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Format: Paperback
This book gives you a good insight to the man and his films. The book tries to get into Tim's psyche by using his films to reflect how Tim must view the world. He likes to think he was different as a boy, a bit of a loner growing up in a normal town in a normal street in a normal house. This awkwardness around normality manifests itself in his films. You only have to look at his version of Batman -dark and alone, Edward Scissor hands - a strange man viewed as a freak by the suburban neighbourhood. The book suggestively ties Tim's films and the characters of his films back to the so-called New-Hollywood director's own characteristics. The slight down side of the book is that everything is assumed and although it makes reasonable attempts at analysing his work as a reflection of the director, there are no real interviews to back this up. Overall Well worth reading - having read this book it becomes clear why Tim's films are as they appear on the big screen.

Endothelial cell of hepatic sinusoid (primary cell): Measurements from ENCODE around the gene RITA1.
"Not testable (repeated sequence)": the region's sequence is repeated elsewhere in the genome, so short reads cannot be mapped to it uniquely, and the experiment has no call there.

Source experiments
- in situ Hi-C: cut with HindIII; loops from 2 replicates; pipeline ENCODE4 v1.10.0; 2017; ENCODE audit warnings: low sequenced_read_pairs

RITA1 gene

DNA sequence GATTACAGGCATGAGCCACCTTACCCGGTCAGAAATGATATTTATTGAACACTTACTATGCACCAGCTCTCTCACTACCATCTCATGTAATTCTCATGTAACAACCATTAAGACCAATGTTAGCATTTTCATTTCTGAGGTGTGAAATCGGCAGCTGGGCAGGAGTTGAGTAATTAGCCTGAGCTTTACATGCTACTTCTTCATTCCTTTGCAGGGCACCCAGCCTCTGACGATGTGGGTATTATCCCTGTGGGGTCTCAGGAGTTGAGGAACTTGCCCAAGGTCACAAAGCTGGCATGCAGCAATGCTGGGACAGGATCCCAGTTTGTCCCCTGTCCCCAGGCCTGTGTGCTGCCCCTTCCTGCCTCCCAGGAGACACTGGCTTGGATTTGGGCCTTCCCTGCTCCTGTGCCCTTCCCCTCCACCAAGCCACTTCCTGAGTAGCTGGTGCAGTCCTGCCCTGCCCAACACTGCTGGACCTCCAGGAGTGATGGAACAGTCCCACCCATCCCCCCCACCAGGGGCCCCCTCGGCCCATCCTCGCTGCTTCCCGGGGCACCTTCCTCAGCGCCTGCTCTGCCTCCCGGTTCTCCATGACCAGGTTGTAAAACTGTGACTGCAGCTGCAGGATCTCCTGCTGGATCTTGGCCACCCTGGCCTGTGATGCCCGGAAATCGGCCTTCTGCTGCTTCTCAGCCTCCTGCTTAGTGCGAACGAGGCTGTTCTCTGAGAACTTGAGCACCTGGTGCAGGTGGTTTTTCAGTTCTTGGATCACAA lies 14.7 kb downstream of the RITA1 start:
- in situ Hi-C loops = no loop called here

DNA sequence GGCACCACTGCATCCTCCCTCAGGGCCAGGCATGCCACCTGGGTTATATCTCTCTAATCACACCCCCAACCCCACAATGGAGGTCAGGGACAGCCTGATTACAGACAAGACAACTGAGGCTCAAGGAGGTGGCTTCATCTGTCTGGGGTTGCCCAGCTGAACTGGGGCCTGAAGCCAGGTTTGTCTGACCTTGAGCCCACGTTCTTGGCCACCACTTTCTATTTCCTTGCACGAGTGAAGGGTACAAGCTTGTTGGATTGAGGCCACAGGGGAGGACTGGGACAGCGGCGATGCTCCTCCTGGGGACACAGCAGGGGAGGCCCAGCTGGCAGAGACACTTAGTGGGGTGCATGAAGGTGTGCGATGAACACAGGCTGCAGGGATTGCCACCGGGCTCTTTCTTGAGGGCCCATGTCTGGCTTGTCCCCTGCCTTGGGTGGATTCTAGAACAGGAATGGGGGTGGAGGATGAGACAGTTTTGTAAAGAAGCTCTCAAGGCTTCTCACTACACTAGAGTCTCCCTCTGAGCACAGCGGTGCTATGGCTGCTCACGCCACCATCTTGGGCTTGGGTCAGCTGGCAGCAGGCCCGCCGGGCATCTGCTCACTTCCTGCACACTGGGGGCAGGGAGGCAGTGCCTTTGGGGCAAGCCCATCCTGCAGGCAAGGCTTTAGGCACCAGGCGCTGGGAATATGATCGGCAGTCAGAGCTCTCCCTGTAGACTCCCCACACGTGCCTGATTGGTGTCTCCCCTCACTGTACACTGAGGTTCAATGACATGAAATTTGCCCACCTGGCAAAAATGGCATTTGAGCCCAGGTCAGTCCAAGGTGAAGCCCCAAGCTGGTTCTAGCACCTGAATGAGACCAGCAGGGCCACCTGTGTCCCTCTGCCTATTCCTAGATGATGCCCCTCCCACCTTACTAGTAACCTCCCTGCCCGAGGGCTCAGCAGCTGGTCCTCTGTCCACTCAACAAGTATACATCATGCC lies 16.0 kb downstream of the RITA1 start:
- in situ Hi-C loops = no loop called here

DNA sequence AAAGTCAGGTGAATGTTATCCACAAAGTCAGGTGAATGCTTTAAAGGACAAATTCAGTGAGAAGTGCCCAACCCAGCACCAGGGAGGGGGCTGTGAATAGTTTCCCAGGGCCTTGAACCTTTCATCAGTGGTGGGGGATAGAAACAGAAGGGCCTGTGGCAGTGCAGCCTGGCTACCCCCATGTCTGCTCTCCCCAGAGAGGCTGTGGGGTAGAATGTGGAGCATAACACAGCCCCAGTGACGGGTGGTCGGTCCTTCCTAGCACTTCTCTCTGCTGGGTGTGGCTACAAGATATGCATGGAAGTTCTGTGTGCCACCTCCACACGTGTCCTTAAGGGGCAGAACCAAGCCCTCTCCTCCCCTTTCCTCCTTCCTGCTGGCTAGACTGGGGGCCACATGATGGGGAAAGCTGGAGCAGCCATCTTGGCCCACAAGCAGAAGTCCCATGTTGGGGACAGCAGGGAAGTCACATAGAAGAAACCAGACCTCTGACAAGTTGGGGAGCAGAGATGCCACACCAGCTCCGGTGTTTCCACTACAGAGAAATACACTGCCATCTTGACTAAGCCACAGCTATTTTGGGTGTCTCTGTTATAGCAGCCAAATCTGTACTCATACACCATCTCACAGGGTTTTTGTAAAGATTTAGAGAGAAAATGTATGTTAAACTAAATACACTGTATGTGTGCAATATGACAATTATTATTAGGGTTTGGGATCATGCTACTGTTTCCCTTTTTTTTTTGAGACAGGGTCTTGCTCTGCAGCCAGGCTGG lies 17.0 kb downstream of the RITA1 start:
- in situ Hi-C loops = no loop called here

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Format: Hardcover